Perfect Dark is still a dream to play, offering a quick pace constantly. What has amazed me is not how well it translates to the now common, 2 stick controllers that are de rigueur these days, but how on earth we managed with that God-awful N64 contraption. Truly, the Xbox pad brings the game to life in new ways that I wasn’t expecting.

And now the bad. Back in 1999/2000 when we were enjoying this for the first time, the voice acting was still appalling and the humour was just, well, a bad joke. This hasn’t changed. In fact, it all feels far more hackneyed than ever before as the past 10 years or so has seen video game acting, storytelling and comedy improve on a monthly basis.

The character models are a let-down as well I’m afraid. I know that this is a port rather than a remake, but no mouth movement, blocky hands, and nodding heads to indicate talking just aren’t up to standards any more. I guess that isn’t the most important thing in the world, but it really does detract from the experience when playing solo.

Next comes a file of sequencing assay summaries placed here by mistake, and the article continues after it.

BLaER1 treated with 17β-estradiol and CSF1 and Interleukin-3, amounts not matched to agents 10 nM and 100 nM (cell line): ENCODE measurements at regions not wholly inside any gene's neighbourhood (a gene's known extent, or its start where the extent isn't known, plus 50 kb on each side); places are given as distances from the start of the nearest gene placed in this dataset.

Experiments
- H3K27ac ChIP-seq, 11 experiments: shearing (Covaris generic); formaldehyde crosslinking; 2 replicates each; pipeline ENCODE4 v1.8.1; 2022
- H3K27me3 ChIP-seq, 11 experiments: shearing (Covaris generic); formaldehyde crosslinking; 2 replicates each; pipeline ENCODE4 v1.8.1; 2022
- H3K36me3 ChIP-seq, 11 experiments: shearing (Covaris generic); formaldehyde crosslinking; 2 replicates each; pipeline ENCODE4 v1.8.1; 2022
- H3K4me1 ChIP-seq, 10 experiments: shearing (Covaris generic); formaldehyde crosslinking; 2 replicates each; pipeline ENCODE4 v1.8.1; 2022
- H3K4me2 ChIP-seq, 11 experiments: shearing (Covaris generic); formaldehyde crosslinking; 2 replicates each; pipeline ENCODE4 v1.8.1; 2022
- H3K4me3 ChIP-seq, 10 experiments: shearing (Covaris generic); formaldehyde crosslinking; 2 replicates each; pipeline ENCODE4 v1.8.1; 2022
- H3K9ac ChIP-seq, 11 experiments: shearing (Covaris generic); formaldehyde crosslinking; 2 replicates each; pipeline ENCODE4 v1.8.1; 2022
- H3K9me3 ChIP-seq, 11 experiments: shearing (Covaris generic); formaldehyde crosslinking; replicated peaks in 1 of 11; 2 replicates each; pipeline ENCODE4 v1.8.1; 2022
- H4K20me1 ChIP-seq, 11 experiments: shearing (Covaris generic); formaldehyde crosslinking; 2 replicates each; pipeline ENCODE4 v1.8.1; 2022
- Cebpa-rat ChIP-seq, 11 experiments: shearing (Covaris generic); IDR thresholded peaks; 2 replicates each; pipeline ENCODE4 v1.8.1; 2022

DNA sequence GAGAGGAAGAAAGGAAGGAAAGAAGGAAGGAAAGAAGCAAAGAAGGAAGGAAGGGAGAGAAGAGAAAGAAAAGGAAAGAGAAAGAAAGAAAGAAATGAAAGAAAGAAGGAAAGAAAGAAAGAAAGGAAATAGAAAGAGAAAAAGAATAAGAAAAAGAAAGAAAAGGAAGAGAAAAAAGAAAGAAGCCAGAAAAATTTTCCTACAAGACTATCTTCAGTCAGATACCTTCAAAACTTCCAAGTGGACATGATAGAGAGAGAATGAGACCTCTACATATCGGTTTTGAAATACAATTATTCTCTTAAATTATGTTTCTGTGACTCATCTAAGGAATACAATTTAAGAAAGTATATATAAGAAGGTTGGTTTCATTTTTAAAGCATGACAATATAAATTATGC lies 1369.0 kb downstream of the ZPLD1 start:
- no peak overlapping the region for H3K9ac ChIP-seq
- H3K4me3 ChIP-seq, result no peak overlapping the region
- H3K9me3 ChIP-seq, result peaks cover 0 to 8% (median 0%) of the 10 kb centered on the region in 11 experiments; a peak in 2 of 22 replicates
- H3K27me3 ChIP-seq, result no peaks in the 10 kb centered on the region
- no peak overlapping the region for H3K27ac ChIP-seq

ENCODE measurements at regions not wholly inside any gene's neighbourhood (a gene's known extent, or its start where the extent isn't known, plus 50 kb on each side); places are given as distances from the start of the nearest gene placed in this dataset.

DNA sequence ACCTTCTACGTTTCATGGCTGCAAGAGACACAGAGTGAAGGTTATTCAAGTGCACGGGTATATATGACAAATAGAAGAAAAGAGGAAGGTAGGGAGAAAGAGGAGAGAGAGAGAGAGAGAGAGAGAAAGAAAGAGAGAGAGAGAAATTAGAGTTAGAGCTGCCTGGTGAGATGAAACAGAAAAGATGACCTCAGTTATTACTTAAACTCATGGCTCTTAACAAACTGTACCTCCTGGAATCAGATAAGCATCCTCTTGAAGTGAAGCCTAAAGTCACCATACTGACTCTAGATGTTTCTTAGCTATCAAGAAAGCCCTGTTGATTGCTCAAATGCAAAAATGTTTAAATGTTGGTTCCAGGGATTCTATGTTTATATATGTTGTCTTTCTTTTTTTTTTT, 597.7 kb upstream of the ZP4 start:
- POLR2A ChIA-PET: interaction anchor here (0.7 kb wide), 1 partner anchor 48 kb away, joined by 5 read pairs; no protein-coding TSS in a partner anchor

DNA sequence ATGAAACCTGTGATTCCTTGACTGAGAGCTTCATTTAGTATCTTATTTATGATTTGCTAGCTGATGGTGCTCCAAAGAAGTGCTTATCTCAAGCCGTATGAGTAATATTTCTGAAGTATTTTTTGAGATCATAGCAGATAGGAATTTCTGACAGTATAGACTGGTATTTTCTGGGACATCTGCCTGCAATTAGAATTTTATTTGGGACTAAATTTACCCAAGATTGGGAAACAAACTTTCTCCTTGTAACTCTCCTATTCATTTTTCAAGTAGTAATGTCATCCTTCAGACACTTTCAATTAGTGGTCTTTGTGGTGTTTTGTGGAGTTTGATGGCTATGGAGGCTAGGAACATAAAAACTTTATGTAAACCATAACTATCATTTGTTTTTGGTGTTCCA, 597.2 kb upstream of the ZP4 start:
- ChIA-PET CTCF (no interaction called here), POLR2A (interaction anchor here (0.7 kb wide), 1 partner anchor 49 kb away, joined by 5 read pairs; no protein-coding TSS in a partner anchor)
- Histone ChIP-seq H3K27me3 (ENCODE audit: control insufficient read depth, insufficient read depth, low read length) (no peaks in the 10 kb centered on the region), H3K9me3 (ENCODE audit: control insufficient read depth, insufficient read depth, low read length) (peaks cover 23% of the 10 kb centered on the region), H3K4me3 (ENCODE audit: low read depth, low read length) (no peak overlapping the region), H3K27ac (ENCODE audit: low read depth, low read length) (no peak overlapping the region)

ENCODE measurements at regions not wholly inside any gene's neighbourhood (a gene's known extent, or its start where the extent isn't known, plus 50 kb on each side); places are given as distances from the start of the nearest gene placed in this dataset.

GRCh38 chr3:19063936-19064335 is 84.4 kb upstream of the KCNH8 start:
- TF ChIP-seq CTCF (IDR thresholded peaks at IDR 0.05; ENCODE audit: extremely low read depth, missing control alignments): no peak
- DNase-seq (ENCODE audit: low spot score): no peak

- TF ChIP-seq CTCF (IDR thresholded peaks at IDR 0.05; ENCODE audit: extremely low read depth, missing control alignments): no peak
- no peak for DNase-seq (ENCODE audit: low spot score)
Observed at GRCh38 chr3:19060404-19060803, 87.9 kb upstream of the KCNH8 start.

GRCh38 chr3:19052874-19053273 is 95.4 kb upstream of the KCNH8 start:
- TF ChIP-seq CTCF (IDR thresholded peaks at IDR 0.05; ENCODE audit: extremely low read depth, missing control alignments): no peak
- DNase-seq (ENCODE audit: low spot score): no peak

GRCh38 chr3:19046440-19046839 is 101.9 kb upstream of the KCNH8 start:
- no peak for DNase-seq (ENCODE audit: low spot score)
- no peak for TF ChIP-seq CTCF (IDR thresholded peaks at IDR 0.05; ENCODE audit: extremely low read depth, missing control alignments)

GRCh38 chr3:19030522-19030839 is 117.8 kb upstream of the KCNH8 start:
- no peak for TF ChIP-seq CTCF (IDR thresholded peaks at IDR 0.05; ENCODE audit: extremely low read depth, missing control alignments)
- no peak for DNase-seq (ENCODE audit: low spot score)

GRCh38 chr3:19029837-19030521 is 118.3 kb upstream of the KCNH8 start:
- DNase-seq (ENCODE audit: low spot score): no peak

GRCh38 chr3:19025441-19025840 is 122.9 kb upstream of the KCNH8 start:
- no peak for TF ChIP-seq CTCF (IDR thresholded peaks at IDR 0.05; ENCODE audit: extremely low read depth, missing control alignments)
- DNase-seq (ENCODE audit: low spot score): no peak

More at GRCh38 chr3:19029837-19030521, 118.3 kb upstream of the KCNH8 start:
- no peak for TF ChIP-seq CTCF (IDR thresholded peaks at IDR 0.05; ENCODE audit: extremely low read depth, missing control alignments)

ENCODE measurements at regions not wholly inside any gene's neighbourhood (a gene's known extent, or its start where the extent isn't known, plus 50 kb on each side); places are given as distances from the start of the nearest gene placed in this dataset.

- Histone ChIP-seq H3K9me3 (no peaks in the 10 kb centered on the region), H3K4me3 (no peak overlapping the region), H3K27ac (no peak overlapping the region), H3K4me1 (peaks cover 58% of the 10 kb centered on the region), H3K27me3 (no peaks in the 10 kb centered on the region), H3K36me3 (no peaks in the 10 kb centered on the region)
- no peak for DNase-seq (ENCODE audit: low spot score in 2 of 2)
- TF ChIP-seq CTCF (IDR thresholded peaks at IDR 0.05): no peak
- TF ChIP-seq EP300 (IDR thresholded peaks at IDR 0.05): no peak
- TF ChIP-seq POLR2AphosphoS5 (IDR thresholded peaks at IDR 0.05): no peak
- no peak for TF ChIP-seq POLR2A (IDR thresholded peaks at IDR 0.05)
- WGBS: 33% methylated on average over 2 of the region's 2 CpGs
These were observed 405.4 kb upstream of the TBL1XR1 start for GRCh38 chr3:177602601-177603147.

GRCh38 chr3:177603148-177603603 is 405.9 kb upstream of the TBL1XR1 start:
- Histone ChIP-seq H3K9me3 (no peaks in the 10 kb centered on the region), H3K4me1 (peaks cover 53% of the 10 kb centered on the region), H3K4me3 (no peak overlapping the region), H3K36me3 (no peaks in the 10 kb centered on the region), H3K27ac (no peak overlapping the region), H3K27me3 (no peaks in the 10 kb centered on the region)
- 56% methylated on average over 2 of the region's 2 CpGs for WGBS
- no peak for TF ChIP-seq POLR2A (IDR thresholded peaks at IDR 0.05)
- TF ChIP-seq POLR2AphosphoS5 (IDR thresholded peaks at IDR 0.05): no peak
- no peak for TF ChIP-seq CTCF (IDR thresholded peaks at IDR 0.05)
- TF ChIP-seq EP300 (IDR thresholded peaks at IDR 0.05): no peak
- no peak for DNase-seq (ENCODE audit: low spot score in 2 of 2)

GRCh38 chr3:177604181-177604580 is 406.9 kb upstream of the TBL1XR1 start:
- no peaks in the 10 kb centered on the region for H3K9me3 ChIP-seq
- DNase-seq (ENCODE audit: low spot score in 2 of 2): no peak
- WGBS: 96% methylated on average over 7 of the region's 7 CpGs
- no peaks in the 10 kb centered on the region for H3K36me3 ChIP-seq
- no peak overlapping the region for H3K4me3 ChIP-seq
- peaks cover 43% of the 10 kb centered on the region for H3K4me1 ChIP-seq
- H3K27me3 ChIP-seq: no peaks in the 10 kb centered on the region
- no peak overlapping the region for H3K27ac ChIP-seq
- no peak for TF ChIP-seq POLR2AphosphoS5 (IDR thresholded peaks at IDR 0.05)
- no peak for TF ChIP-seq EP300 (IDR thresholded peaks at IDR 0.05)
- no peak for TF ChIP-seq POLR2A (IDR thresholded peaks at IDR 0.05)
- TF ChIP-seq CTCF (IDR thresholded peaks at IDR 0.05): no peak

And finally, the online experience can be a little jumpy with the occasional bit of freezing going on. But then, we can see that in some £40 titles too.

By today’s standards, people new to the franchise will be a little disappointed. Enough so that they may not even stick with it and wonder why they spent their hard earned money. But this isn’t for the newcomers. It’s for the fans. And, by and large, the fans will not be disappointed. What this game does show anyone though, is just how far this genre of game has come in 10 years. However, whilst the likes of Modern Warfare 2 stand high on the pinnacle of the FPS tree, Perfect Dark sowed the seeds that the tree came from. In fact, I would still rather play this than a multitude of pretenders that have seen the light of day over the years.

So, as Perfect Dark proves, once in a while nostalgia doesn’t lie to you. Once in a while something you remember fondly has stood the test of time and is well worth revisiting.